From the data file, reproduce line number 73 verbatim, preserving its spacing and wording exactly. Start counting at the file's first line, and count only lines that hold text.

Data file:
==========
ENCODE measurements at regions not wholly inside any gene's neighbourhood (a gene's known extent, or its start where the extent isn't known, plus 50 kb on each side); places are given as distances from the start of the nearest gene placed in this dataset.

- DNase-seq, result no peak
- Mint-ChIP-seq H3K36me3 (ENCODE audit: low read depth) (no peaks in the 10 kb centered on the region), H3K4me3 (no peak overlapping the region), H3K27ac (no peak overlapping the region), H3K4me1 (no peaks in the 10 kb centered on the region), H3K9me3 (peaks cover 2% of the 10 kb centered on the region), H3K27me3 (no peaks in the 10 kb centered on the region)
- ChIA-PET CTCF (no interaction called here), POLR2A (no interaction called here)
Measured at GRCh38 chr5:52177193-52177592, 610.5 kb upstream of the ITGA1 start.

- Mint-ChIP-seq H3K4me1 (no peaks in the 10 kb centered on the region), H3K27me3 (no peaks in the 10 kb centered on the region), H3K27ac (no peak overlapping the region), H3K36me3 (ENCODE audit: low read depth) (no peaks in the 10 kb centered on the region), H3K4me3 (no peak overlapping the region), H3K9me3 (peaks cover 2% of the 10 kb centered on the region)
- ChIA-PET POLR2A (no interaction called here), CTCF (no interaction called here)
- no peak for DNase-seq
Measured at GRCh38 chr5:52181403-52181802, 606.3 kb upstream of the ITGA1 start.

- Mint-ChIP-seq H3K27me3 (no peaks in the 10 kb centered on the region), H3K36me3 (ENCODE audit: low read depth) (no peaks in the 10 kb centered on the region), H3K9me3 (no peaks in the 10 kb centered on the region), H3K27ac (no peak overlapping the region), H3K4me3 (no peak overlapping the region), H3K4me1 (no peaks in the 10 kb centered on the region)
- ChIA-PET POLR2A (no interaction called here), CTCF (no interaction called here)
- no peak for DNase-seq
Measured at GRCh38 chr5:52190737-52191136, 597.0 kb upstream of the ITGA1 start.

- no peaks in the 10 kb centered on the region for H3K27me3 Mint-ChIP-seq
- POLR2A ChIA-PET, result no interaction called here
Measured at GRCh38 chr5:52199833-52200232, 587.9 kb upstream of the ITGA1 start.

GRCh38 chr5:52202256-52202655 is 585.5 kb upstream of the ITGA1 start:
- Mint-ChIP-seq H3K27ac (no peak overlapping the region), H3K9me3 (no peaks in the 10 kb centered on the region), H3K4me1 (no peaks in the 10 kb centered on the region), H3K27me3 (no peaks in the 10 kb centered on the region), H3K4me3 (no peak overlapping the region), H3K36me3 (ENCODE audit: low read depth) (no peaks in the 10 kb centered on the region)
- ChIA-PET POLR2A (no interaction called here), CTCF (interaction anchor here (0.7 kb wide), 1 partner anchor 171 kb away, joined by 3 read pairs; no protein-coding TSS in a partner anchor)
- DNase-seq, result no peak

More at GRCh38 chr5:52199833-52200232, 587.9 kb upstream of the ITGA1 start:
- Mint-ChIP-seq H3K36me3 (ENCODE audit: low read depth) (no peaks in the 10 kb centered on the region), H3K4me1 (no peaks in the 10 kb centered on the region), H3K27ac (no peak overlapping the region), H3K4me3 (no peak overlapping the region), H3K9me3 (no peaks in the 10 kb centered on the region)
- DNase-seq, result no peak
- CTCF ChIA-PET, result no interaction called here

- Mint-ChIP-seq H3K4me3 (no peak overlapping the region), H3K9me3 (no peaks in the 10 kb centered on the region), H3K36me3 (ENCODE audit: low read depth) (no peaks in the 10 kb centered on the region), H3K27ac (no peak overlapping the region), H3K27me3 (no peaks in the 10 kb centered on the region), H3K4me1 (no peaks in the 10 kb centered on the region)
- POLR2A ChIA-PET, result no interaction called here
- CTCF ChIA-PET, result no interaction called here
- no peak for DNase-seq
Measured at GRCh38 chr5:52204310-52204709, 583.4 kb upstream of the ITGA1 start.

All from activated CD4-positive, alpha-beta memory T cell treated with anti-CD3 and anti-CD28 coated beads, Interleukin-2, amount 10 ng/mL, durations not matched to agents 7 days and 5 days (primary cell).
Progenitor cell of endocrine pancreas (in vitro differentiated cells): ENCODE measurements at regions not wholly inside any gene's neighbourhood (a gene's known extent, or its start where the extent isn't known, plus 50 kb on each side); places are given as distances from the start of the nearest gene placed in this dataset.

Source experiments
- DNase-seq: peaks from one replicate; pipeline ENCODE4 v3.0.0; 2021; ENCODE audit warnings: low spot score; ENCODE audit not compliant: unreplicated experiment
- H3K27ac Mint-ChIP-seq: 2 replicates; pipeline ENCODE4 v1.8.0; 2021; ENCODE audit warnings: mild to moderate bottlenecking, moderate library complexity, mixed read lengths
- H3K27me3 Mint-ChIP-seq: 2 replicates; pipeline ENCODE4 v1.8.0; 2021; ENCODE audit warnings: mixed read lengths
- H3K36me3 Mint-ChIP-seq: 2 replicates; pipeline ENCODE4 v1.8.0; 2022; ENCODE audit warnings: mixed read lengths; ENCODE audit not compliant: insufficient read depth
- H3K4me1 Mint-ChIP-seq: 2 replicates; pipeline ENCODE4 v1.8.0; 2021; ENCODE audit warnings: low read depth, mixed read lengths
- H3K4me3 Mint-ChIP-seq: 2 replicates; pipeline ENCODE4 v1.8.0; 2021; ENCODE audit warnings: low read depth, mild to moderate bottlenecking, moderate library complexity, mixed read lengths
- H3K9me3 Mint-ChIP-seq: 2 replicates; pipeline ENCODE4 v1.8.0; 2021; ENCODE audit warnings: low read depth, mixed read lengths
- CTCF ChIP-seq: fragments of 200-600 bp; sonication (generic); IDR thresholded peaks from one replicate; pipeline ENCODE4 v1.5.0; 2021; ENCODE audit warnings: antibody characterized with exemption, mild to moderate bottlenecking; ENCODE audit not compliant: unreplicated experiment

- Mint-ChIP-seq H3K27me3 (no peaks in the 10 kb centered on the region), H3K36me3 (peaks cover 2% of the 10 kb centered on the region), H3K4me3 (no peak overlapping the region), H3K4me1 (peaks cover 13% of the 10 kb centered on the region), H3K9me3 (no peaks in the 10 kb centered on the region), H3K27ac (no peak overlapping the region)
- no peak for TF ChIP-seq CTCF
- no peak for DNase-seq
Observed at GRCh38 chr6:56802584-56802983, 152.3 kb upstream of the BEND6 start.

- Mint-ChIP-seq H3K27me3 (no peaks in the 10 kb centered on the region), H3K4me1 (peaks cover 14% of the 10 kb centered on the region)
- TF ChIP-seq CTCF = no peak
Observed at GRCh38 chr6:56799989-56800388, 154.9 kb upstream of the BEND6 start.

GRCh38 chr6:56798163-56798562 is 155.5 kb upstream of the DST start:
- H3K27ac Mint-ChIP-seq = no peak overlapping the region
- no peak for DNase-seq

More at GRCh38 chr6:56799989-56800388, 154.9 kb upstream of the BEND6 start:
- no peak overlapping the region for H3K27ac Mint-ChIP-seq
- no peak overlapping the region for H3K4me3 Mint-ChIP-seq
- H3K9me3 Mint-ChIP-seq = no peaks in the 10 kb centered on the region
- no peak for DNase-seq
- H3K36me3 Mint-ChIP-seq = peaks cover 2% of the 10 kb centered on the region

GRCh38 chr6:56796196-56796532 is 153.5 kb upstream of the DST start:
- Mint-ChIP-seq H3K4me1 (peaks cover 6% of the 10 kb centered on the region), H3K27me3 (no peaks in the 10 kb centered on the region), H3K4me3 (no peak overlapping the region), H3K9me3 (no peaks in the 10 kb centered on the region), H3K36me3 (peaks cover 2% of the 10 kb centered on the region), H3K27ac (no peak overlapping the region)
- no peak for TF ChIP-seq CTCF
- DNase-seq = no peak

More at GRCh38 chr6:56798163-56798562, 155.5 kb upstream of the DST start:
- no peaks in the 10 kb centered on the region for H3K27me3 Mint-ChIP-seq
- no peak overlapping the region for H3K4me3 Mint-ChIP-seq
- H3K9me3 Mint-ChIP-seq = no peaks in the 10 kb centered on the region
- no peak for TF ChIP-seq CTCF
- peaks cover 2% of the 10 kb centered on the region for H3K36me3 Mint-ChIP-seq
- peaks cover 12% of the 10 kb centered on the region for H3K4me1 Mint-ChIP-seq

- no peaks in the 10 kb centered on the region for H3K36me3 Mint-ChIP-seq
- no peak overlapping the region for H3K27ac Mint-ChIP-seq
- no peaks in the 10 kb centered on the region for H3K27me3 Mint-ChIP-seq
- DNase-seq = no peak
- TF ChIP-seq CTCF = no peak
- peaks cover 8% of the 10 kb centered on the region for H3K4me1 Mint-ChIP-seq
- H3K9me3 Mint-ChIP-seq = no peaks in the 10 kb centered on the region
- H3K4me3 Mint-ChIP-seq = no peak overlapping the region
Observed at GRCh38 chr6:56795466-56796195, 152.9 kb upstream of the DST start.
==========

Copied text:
- peaks cover 8% of the 10 kb centered on the region for H3K4me1 Mint-ChIP-seq